Turning a blind eye

 

It’s that time again.

Today we will look at the “You don’t see what you don’t want to see” side of Rockman’s message. A couple of examples have stood out recently.

I will start with Donald Sterling, the owner of the Los Angeles Clippers basketball team. Donald made some comments that were considered racist in a telephone call with his mistress (it is alright to openly cheat on your spouse). A recording of this private call mysteriously made its way into the media, and everyone was outraged. He was fined $2.5 million dollars, and banned from contact with the franchise he owns. Wow, they really don’t put up with racism in the NBA, do they?

Well, yes they do. They just don’t put up with headlines about racism in the NBA. Sterling’s racist comments were less of an open secret than they were common knowledge. The man is eighty one years old, he didn’t start feeling this way yesterday. His comments were not even racially motivated. He did not want his mistress hanging out with Magic Johnson, who has been drooling over owning the Clippers for a decade. Because Magic is black, the conversation veered into comments about blacks, but Sterling has said and done much worse things in the past. They just did not make headlines. Because no one had wanted him to sell the team before (at a sizable profit).

The NBA did not see the racist in their midst because they did not want to see the racist. They saw the color green.

Following the shootings in Sandy Hook, a number of gun control measures were introduced. It is far easier to blame the tool than blame the person using it. For some reason Sandy Hook was different enough to raise the issue of mental healthcare reforms, Adam Lanza was clearly troubled and poorly serviced by the mental healthcare community. The idea of forced mental health treatment is something we really don’t want to consider. It is easy to say the crazy person should be locked up, but what if we know the crazy person? We have sympathy for them, just like Adam Lanza’s mother did. We should be able to see just how well that worked out for her, but we still insist, despite all the data indicating otherwise, all we need to do is ban guns.

We do not see the problem because we do not want to see the problem, we just want to do something, believing it will make us feel better. In some ways I wish they could ban the guns and then accept responsibility for every murder that takes place afterward.

Recently the story of human trafficking in Nigeria has made the news again. It has been portrayed in this case as a terrorist group kidnapping young girls from schools because they believe education for women is an insult to Islam. The President of Nigeria, the sadly named Goodluck Jonathan, initially refused to acknowledge the kidnappings, then his wife, the inappropriately named Patience Jonathan, held a meeting with the mothers of the girls. Since the mothers were terrified of being identified, they sent a representative, who was arrested for not being a mother of a kidnapped child. No patience in Nigeria.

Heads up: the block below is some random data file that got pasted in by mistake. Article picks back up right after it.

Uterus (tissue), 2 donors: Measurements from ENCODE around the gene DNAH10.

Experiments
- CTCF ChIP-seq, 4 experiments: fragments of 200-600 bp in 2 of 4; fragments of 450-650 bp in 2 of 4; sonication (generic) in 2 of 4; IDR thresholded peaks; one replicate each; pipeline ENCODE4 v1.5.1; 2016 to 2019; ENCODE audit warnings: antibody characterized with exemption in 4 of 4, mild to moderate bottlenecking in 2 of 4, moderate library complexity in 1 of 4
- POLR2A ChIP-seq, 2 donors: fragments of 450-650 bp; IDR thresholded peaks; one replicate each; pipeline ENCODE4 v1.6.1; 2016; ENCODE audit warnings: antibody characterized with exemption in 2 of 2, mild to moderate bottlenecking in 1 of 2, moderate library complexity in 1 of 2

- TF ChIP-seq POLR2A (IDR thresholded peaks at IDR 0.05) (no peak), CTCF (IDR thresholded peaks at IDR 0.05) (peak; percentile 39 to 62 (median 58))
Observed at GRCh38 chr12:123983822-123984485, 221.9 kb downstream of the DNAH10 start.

The story, after languishing in the world press for weeks, has hit the American media, and now President Obama has promised aid, saying “Time is of the essence.” Time may be of the essence for the few (over two hundred this week) girls kidnapped in this story. But this story is not about education for women, or Islam, or terrorists, or Al Qaeda. These girls were kidnapped by a wanna be warlord, who is financing his criminal activities by trafficking in the only resource he can obtain. These kidnappings did not begin last month, and they will not end with the return of these (now permanently scarred) girls. As long as there is a thriving market for children, children will be kidnapped for resale.

We do not see the human trafficking problem because we do not want to see the human trafficking problem. We do not want to think about what happens to these children. We would rather talk about other issues, like misguided attempts to prohibit women from education, and Al Qaeda, and terrorists, than thugs stealing human beings for profit.

We choose what we want to see, turning a blind eye to the actual problems, and in doing so, sustain those problems.

 

 

 

 

 

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One comment on “Turning a blind eye

  1. Mike R says:

    Any disturbance in the calm must be answered by government or lawyers, which are always keen to not let a good crisis go to waste. How often to we hear our neighbor or the man in the street preface a suggestion for action with “We need…” or “We should…” demonstrating complete ignorance of the Constitution. Such behavior started not long after the foundation of the country, sadly enough. When a group of people discover how easy it is to use the violence of the state to take money from their fellow man, there never is too long of a list of things we should do, with the other fellow’s money, of course. You make an excellent and much-needed point that such actions not only fail to resolve issues, they allow the covering-over of areas that all people should be concerned about. Does it require government to help with the process of human trafficking? A passionate media devoted to exposing every detail and person involved would be far more effective. Instead, the media is more interested in talking about a plane that has been missing for 6 weeks after taking a left turn.

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